• From doing client reviews i’ve noticed that when a client can do a 1.5x bodyweight deadlift and a 1.25x bw squat and 3+ pullups, body comp is no longer an issue. Get stronger, it fixes a lot of issues
  • Setting grand outcome goals is great, but setting smaller step by step process goals is what gets you there. Breaking down the big goals into bitesized chunks that require you to take action and gradually add a new chunk every week or 2 will result in 26 -52 new positive steps in the course of a year. You’ll be amazed at what you can get done.
  • From a conditioning standpoint, a short, simple circuit beats long steady state cardio every time. Try this and tell me about your heart rate afterwards:Pushup 10, squat x1, pushup x9, squat x2, pushup x8, squat x3…….pushup x1, squat x10.

Have a great week.

Stay strong

Dave

The journey, not the destination.

Happy New Year!

I hope everyone has had a great festive period and you are all ready to crush 2015!

I don’t believe in New Years resolutions, I think if you are going to make a change, set a goal or start a challenge then you should just go for it regardless of the time of year. That said, this is a pretty good opportunity to set and start taking the steps towards your goals.

1. Acknowledge where you are right now. Whatever your goal, you need to be aware of where you are starting from. No point in not being honest about where you are, it is what it is and you’re about to change it. This is point A.

2. Decide on where you want to be. This is point Z. What you are looking to work towards. If you are looking to have a fitness model body, achieve certain performance goals or whatever your goals may be (fitness related or not). This will be your final destination.

3. Remove limitations. This is difficult. It requires more than a little thought about what it is that might be stopping you from getting where you want to be. Then, list and start to remove those limiting factors and work toward building better habits, starting with the easiest and building.

For me, meal prep is a big one. When I’m busy and because I have a big calorie allowance and active job, I can get away with being a little less focussed. Unfortunately that usually means I pick up a pizza more than once a week and thats lunch. Now I know that that isn’t gonna fuel me well, so I’ve committed to doing a weekly shop on a Sunday and doing meal prep twice a week. A small step that will ensure that I have high nutrient options available all week.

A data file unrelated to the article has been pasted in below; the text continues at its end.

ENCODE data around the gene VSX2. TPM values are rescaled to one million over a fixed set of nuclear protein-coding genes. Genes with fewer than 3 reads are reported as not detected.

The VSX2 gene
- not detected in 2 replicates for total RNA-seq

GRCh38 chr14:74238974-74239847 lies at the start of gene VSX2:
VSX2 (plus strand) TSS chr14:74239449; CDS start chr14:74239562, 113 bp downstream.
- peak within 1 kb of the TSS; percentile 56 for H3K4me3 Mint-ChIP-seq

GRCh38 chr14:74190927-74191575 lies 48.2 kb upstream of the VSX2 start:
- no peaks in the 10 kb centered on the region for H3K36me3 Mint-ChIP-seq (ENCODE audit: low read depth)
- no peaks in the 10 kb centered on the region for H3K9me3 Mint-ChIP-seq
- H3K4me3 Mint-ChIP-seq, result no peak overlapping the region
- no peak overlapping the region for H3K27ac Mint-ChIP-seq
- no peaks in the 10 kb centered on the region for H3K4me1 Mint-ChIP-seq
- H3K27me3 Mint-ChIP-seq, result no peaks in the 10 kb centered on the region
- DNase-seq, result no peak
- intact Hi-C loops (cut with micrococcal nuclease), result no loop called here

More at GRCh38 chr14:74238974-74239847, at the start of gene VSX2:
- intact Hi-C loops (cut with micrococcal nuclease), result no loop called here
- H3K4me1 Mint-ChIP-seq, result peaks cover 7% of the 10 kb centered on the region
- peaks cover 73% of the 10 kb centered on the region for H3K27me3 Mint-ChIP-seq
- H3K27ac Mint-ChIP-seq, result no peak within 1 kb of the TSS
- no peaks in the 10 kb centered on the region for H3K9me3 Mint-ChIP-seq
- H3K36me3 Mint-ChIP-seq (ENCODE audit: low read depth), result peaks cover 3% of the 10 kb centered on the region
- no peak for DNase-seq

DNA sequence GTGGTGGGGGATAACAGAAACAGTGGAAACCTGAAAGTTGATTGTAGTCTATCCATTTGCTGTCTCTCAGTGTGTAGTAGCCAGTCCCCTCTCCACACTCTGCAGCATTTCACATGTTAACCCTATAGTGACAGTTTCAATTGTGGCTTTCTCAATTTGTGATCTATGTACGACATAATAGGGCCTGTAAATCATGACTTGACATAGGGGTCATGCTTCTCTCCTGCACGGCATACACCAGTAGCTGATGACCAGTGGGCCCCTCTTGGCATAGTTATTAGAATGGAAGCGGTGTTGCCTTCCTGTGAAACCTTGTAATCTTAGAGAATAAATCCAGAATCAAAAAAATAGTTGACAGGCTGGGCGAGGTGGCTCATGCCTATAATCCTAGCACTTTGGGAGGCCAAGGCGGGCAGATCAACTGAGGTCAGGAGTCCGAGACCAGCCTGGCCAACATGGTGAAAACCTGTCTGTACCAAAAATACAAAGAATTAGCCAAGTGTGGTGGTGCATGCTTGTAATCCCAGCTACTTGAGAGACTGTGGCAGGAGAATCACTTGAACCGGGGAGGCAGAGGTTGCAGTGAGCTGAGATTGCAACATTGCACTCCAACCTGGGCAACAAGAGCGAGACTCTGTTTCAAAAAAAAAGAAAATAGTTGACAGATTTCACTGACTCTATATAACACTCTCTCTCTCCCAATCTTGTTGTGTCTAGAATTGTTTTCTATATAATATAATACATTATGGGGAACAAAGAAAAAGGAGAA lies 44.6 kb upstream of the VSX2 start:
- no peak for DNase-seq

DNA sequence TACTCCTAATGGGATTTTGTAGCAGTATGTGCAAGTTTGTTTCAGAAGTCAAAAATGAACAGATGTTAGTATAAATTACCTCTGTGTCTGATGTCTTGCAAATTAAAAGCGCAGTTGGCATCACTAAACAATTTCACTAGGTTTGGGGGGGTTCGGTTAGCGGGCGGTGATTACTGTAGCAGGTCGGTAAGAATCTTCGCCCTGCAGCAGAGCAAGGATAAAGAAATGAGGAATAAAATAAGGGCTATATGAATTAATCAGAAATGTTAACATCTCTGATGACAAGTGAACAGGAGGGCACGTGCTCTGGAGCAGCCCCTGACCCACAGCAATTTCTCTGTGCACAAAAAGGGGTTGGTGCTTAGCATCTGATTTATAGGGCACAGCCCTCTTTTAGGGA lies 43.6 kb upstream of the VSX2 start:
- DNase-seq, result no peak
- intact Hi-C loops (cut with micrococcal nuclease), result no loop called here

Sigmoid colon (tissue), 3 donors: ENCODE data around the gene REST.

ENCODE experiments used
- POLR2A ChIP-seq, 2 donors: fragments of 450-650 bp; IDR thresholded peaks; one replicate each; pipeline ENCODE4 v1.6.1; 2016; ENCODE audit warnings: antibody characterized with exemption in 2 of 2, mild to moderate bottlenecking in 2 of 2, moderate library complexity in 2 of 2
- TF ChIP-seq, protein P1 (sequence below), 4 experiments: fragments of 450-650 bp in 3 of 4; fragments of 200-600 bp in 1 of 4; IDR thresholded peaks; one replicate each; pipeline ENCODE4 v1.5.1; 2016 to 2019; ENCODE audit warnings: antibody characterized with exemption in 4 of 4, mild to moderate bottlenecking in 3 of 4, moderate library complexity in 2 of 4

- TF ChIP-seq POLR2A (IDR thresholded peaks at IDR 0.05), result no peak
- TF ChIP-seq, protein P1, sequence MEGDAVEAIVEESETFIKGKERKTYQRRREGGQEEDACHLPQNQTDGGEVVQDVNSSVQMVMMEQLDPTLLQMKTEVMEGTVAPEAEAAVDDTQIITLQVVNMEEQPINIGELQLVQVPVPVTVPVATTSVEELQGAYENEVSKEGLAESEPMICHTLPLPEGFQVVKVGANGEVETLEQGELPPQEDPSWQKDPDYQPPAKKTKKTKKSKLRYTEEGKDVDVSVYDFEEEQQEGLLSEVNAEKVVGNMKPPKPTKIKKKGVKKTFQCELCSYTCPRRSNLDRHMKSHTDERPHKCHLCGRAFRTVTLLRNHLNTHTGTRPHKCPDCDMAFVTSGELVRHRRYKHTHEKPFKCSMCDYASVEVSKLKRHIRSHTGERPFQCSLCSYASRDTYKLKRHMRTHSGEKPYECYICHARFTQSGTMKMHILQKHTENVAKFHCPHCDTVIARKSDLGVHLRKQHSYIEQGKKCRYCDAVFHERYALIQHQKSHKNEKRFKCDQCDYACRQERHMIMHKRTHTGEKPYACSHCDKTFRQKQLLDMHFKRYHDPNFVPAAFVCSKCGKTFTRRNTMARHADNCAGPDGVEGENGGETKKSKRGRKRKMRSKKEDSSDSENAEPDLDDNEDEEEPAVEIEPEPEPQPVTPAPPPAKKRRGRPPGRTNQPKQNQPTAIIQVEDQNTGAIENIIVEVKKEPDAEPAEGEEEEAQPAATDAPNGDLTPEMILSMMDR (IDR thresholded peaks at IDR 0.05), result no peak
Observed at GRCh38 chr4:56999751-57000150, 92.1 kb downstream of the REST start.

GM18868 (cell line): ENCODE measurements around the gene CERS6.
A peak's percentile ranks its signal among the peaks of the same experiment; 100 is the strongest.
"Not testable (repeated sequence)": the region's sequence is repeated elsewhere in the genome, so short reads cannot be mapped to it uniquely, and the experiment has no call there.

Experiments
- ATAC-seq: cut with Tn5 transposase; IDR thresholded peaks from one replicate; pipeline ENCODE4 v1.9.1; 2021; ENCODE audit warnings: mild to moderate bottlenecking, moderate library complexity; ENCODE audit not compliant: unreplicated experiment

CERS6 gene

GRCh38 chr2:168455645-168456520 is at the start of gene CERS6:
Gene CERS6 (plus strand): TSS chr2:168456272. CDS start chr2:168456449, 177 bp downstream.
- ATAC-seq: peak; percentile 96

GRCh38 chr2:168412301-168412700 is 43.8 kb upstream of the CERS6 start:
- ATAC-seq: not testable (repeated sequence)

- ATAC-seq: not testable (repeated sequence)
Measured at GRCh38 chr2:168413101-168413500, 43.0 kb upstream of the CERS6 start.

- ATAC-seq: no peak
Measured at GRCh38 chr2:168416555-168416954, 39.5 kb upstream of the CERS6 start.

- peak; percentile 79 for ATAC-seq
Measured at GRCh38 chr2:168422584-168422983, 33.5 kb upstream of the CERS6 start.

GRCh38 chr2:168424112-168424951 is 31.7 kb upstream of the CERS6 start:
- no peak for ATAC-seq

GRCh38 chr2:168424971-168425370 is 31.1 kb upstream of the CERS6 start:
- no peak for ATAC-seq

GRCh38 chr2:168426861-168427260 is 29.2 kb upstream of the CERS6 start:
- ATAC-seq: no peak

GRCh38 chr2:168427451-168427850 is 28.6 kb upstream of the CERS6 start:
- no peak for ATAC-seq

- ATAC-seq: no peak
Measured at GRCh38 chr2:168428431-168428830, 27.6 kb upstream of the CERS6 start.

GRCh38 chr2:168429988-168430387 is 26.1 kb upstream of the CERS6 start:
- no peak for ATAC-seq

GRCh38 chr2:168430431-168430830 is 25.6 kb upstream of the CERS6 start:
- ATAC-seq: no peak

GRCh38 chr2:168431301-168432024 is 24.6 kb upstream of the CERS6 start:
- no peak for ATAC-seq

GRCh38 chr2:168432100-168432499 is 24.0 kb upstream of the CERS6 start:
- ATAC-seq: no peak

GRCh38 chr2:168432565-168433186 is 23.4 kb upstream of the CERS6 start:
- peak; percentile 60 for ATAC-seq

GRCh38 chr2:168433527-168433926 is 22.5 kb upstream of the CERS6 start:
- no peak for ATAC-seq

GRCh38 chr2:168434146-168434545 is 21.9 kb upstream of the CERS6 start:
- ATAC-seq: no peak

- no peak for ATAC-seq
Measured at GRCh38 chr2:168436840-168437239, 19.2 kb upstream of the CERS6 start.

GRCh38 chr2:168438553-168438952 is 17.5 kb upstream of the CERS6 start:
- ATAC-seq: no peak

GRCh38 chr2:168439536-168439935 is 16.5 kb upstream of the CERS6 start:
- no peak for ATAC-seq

4. Pick a first step. Point B, C, D etc. Most goals involve more than 1 step, rarely, if ever, are goals achievable in one step. Break down your bigger goal into a series of good little habits and mini goals. Easily achievable, bite sized pieces that allow you to build success and snowball it into bigger and bigger successes. My step B is getting the shopping done, C would be making sure I actually use it.

5. Gain momentum. Success breeds success. Each small success builds confidence and positive momentum towards the next success. Every time you win, you make the next little challenge feel more and more achievable. Focus on repeated small successes and progress is inevitable.

Now, go grab some paper and a pen, pick a body composition goal, performance goal and /or any other goal you want to achieve, break it down, list your limiting factors and make a plan to go get them.

Stay strong

Dave

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Christmas fat loss – 5 tips to help you avoid adding the festive 5kg!

Christmas is just around the corner and that usually means festive weight gain for a lot of folks. With all the food available on the day as well as nights out, having friends round for present swaps, Christmas markets and all the other opportunities to indulge in a little ( or a lot of) packing your face with so many tasty things, how do you remain on track with your goals and enjoy yourself?

 

1. On Christmas day, with all that delicious and amazing food on offer, I have one piece of advice – Go for it. Seriously. Just go for it. Call it the cheat meal of the year and eat whatever the hell you want. It’s Christmas for crying out loud, enjoy it.

2. Christmas calories are still calories, so still be aware of what you are eating and try to load up on protein and veggies, all those roasted, mashed, and however else you have them will be calling your name and have them to round out your meal, not make up the bulk of it.

3. I forget where I saw this one, but the first bite rule is great. If you don’t nearly pass out with joy at the first bite of something at a buffet or snack table, don’t have more. Stick to the best, most tastiest foods and don’t just eat it because it’s there. Eat slowly, no one is gonna steal the food from your plate, enjoy it, savour it and take your time.

4. Remember you are an adult, eat like one. If you are gonna have snacks and chocolate and whatnot, make it the good stuff.